These days, I'm making investments of a different sort, and all have the same goal in mind: I'm trying to set things up now, so that our cost of living is reduced in the future, or at the very least, so that we don't starve or have to choose between medication and food as old folks. It's kind of a different approach to retirement, I realize, but part of the equation I'm using is the fact that this world is changing very rapidly and by all accounts, for the worse, so I want to be ready for that as well, as much as possible. In a sense, I'm planning for living my life in the future the way that Jacob Lund Fisker is living his life now; rather on the lean side. Very simply put, Mr. Fisker has been able to retire in his early thirties by living on one quarter of his income, saving and investing the other three quarters, and then living on the income generated from those assets. And we're talking about saving net income here: your entire pay, less any taxes you have to pay. He does not advocate putting money into a 401(k) plan because it rather defeats the purpose, which is to have enough money to retire now, not later, which is what conventional retirement plans are for. I kind of wish that he'd written Early Retirement Extreme thirty years ago, but that would have been a hell of a feat for him, considering that he would have been five or six at the time. It's just that it would have made such a huge difference to me. So much so, that I'm considering a copy as a gift to my eighteen-year old nephew.
One thing this book is not is an investment how-to. It's more or less a strategy for financial independence how-to. I really liked this book, and hope to try to put his theories into practice. But because his methods are pretty extreme, it would be a very hard thing for me to do at fifty-one years of age because I'm so ingrained in my ways. That doesn't mean I can't change; it just means that it's going to be much, much harder. Plus, it's a little late for me to retire early. I'll be lucky if I get to retire, period. Still, I think this book has a lot of value, and it will be of more service to a reader the younger that reader is. At this late stage of my life, the most that I'll probably be able to gain from it is a very good road map for simplifying my life, and maybe reducing some expenses. And in all honesty, some of the things he recommends I've been doing for awhile now anyway.
However, for younger people, it should be required reading. It would be impossible for me to try to encapsulate his ideas here; after all, it took him an entire book (albeit a small one) to present them. And at one point in the book he wades into higher math and presents formulas that quite frankly, left me in the weeds, which is part of the reason I want Steve to read this book as well. But Fisker also presents some tenets that even a knucklehead like me can understand: freedom is achieved by creating a large gap between production (or revenue) and consumption (expenses) and this can be done by one of two ways: earning more or spending less; it is far easier to reduce your expenses by three quarters than to increase your income by a factor of four. I also like the idea of including the cost of storage in the equation for deriving a total cost for your stuff, i.e., the extra cost of a second bedroom to your mortgage for a guest room that hardly ever sees guests. In this regard, it reminds me of my husband's uncle whose apartment doesn't have a second bedroom; if he has guests, he puts them up in a hotel for a night or so, which, when you consider it, is a LOT less money expended than the percentage of mortgage payment that a guest room represents. Something I never considered before. I should probably mention that his uncle is a millionaire, so perhaps this idea has more merit in practice than it does in theory, which is something else to consider.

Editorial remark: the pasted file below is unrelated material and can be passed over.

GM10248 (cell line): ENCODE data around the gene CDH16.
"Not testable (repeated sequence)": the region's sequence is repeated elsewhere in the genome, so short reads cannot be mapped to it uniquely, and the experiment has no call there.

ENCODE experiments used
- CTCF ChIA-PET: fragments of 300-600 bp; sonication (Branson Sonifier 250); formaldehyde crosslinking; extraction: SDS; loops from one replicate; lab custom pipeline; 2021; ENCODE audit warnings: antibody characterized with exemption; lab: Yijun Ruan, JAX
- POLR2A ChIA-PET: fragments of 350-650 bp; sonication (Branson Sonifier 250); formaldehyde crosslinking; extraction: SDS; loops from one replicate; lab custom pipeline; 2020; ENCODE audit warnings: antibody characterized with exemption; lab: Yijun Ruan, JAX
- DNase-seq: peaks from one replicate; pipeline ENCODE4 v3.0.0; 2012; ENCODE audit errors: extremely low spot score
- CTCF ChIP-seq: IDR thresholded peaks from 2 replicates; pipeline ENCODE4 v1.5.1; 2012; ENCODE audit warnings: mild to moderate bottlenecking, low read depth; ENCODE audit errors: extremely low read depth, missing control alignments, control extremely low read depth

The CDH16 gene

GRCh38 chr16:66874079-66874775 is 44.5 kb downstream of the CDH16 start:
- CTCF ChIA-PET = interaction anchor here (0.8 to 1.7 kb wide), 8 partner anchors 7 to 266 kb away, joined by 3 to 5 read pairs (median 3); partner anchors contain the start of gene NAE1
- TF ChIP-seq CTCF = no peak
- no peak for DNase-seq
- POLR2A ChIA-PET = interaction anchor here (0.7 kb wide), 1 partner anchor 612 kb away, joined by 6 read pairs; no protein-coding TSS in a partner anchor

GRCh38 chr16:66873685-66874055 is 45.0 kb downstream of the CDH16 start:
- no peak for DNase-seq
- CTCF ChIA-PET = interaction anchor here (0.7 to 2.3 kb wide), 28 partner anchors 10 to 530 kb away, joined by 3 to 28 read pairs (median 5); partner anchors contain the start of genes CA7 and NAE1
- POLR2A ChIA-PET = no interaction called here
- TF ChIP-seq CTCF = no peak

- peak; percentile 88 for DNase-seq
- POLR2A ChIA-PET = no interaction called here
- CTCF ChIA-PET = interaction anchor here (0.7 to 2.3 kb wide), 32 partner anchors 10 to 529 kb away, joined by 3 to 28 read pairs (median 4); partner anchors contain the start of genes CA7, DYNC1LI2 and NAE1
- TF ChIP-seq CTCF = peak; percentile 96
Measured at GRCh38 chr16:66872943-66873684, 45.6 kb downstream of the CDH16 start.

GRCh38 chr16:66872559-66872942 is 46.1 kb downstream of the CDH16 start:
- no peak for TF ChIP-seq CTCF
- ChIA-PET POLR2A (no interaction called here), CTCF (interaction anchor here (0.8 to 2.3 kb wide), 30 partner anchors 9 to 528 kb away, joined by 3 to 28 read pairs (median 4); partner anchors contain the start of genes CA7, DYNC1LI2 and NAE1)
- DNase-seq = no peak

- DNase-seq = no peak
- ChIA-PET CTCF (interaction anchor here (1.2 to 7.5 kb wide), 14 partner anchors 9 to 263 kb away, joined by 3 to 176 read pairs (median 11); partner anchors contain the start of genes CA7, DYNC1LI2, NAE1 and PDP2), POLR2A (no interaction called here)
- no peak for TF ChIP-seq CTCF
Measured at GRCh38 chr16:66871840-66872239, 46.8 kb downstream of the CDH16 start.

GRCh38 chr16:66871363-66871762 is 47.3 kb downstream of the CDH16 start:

His methods are extreme, however, and that's why I think that they are best learned at a young age; it's far easier then to adopt a non-consumerist lifestyle, and you have much more time to accumulate savings that will eventually be turned into assets that generate income on which you can live, easily, because you have a non-consumerist lifestyle. And by extreme, I mean extreme. His non-consumerist philosophies would have one be able to fit their entire possessions into a suitcase, or two, at the most. He doesn't just tell you to do that, though. He presents a strategy for thinking about it and achieving it, which is why this book would useful for anyone who really, truly wants to simplify their lives. I'm not saying that this book wouldn't be useful for just young people, because there is probably something here for everyone. I just think that it would be much easier for young people to adopt the ideas presented, and they would reap greater benefit by doing this early in life. I'm a middle-aged woman attached to her stuff. Still, I could sure make do with getting rid of a lot of that stuff. It occurs to me that when Steve and I first started dating, he was living that way. He had next to nothing in his house, save the minimum that he needed, and he was socking a lot of money away. Then he met me and we married, and I undid all that. He still doesn't have much stuff in this house; most of what's in it is there because I put it there. I did this.
The entire name of the book is Early Retirement Extreme: A philosophical and practical guide to financial independence. I think it is just that; a guide, and a good one. I wish I'd had it, and the presence of mind to pay attention to it, years ago. Buying my own home had always been my goal as a young adult; now I see that it should have been buying my own freedom from having to work for a living.
But do yourself a favor: borrow it from the library first.